I know the polyester fabric costs less, but what else comes with it?

19 06 2013

When plastic was introduced in 1869, it was advertised as being able to replace natural products like ivory and tortoiseshell in items such as jewelry, combs and buttons – so it would “no longer be necessary to ransack the earth in pursuit of substances which are constantly growing scarcer.”(1)

What a success: Plastics are versatile – they can be hard or soft, flexible or brittle, and are durable, lightweight, formable – in fact, they’re so versatile that they’ve become a vital manufacturing ingredient for nearly every existing industry. They are practically ubiquitous. And now we’re beginning to find that our relationship with plastic is not healthy. Using dwindling fossil fuels to manufacture the stuff, plastic leaches toxic chemicals into our groundwater, litters landscapes and destroys marine life. As Susan Freinkel points out in her book, Plastic: A Toxic Love Story, it’s worth noting that discoveries of plastic’s toxic effects are being made in a world that is at least ten times more plastic than it was half a century ago. In the ’60s, an American might have used about 30 pounds of plastic a year – in 2011, 300 pounds. And we’re producing 300 million tons more every year.(2)

Plastics were marketed as “the material of the future”. And how true that is, because large polymers take practically forever to break down, so much of the plastic that has ever been manufactured is still with us, in landfills, in the plastic filled gyres found in our oceans (where the mass of plastic exceeds that of plankton sixfold) (3), and the stomachs of northern seabirds. And it will stay there for hundreds if not thousands of years.

Just as some chemicals can impact children’s bodies much more than adult bodies, Judith Shulevitz, writing in the New Republic, reminds us: “plastic totally dominates the world of the child. Children drink formula in baby bottles and water in sippy cups, eat food with plastic spoons on bright melamine trays, chew on bath books and rubber ducks, and, if they don’t do these things at your house, they’ll do them at someone else’s or at school, no matter how many notes you write or mad-housewife-ish you’re willing to appear.” (4)

There are many studies to support the belief that these plastics are changing us – but what has really changed is that the scientific understanding of how these chemicals are poisoning us has undergone a conceptual revolution – our grandchildren may see our current attitudes about living with these chemicals as being analogous to doctors in the 1950s who appeared in ads for cigarettes.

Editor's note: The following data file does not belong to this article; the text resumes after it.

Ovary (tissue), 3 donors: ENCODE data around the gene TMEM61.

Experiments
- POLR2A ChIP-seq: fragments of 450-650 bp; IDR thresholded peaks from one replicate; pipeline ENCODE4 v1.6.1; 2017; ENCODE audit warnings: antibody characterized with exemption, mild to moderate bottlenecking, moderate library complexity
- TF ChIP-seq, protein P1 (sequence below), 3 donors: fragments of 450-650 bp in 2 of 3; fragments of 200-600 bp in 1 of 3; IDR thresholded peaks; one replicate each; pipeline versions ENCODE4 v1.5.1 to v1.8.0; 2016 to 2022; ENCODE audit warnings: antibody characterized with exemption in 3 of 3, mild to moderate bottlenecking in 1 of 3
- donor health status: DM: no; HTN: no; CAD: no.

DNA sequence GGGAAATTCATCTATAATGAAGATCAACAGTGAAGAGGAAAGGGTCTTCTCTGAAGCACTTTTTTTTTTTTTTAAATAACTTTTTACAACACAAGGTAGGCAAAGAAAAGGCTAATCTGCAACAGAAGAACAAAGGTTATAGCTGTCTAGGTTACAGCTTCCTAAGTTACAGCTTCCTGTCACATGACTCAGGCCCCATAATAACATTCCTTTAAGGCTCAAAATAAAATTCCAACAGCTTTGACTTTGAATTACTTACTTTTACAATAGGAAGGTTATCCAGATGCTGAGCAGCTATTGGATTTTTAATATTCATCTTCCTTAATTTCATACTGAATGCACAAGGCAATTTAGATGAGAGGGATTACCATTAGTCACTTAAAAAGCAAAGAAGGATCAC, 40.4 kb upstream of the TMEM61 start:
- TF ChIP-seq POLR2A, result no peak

Old toxicological notions are being stood on their heads. Certainly, the old “dose makes the poison” notion, which was first expressed by Paracelsus in the 16th century and which means that a substance can only be toxic if it is present in a high enough concentration in the body – because all things are poisonous in the right amounts. He wrote: “All substances are poisons; there is none which is not a poison. The right dose differentiates a poison from a remedy”. But today scientists are finding that timing of exposure might be the critical factor – a fetus might respond to a chemical at one-hundredfold less concentration or more than in an adult, and when the chemical is taken away the body is altered for life. Another theory is known as the “developmental origins of health and disease,” or DOHaD (for more about DOHaD, click here), and it paints a picture of almost unimaginably impressionable bodies, responsive to biologically active chemicals until the third generation.(5)

New methods have been developed which have taken the guesswork out of what were once theories: for example, biomonitoring now means that scientists can actually discover the degree to which people have been exposed to poisonous stuff when in the past their conclusions were largely guesswork; and microarray profiling, which means we’re beginning to understand how tiny doses of certain chemicals switch genes on or off in harmful ways during exquisitely sensitive periods of development.

Exposure to all that plastic has a cumulative effect. Now toxicologists can see that lots of tiny doses from many different estrogen-mimicking chemicals entering the body by multiple pathways can have a big impact. “If you’re being exposed to two-hundred fifty chemicals and only thirty of them have estrogenic activity, but they’re each very low, still, thirty of them might add up to be significant,” says Jerrold Heindel, of the National Institute of Environmental Health Sciences (NIEHS).

Judith Shulavith asks– if we live in this plastic environment – why we’re not sicker than we are? And sicker than we used to be? “The answer is, we’re healthier in some ways and sicker in others. Medical advances mean we’re likelier than ever to survive our illnesses, but all kinds of diseases are on the rise. Childhood cancers are up 20 percent since 1975. Rates of kidney, thyroid, liver, and testicular cancers in adults have been steadily increasing. A woman’s risk of getting breast cancer has gone from one in ten in 1973 to one in eight today. Asthma rates doubled between 1980 and 1995, and have stayed level since. Autism-spectrum disorders have arguably increased tenfold over the past 15 years. According to one large study of men in Boston, testosterone levels are down to a degree that can’t be accounted for by factors such as age, smoking, and obesity. Obesity, of course, has been elevated to the status of an epidemic.”(6)